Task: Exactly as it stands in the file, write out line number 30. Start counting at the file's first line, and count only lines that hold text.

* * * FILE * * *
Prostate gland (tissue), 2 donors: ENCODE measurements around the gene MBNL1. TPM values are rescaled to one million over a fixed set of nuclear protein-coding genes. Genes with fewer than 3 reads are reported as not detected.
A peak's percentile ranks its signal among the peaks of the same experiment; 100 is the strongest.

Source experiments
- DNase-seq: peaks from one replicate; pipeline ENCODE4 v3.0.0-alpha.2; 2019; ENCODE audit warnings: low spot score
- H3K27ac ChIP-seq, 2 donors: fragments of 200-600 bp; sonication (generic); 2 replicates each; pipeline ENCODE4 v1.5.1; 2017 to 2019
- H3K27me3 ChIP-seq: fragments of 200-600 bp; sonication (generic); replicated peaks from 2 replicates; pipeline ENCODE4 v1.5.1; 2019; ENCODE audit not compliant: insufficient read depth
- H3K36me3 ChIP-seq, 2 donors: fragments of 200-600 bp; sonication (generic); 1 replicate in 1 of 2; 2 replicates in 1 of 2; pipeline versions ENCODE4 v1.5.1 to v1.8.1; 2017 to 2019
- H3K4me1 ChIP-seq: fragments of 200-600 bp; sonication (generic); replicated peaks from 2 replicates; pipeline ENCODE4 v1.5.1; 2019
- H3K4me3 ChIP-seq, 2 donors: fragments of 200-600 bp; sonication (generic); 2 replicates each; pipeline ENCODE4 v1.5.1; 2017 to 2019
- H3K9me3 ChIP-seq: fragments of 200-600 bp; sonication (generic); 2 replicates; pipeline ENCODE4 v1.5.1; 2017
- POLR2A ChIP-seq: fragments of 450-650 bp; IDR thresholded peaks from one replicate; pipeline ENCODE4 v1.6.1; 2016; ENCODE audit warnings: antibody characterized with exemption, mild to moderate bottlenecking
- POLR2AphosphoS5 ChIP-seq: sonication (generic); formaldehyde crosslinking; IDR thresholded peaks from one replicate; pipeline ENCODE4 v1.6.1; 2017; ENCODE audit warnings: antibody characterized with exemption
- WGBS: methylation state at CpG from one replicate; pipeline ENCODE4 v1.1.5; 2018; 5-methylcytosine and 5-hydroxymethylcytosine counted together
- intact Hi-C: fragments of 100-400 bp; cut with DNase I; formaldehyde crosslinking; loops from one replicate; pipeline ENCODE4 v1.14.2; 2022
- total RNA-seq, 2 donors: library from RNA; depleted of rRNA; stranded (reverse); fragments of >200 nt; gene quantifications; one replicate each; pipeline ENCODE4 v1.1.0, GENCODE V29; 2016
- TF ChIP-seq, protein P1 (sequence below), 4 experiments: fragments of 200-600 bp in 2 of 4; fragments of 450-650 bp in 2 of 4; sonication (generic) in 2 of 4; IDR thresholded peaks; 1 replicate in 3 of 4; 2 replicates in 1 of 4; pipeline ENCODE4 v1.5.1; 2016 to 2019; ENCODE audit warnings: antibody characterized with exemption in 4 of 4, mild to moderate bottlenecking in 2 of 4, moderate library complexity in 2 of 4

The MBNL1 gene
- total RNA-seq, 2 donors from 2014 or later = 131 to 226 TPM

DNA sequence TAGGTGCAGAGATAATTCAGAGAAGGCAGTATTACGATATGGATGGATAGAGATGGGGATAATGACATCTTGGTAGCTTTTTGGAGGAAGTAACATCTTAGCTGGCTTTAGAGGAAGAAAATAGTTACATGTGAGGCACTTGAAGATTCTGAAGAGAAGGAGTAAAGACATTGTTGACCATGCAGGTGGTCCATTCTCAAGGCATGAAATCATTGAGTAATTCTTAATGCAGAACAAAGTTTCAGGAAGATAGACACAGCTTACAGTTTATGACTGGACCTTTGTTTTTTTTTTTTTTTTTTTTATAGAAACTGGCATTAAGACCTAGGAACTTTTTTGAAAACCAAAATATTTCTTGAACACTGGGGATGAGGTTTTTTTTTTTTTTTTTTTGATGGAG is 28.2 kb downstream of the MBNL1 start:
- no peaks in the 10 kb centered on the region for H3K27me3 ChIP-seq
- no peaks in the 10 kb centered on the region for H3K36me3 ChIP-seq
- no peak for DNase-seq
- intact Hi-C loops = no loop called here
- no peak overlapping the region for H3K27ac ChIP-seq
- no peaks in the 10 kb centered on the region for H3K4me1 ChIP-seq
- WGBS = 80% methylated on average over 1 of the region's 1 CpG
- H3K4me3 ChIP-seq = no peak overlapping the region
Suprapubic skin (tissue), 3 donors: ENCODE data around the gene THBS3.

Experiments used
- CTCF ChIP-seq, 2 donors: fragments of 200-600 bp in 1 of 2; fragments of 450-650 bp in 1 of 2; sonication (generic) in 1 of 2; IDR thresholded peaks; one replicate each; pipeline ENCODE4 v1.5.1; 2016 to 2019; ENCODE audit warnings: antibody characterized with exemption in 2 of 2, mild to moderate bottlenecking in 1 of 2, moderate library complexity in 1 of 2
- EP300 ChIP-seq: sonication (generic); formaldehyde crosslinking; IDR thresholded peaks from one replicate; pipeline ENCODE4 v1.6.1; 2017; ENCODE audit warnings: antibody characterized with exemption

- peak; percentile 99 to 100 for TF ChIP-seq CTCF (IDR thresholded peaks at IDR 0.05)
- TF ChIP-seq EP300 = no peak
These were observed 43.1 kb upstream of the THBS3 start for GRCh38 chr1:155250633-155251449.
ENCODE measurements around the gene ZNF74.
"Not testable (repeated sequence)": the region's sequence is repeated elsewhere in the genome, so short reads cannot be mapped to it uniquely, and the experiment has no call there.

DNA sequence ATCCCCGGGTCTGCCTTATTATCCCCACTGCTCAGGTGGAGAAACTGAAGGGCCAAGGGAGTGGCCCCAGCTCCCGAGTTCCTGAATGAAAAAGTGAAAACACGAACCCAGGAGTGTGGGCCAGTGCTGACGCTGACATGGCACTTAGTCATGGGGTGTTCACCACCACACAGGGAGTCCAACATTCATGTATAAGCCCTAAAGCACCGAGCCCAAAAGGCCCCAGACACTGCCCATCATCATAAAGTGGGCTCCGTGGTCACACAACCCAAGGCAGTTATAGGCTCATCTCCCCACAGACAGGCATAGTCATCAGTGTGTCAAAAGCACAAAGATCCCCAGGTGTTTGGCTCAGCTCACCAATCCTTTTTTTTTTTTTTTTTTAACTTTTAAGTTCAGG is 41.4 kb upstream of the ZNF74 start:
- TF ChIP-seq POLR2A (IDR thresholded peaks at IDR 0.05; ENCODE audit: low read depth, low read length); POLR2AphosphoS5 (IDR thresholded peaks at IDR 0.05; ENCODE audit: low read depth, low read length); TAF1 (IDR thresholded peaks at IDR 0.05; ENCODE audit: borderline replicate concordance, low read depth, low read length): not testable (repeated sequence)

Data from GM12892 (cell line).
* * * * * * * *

- CTCF ChIP-seq, 2 donors: fragments of 200-600 bp in 1 of 2; fragments of 450-650 bp in 1 of 2; sonication (generic) in 1 of 2; IDR thresholded peaks; one replicate each; pipeline ENCODE4 v1.5.1; 2016 to 2019; ENCODE audit warnings: antibody characterized with exemption in 2 of 2, mild to moderate bottlenecking in 1 of 2, moderate library complexity in 1 of 2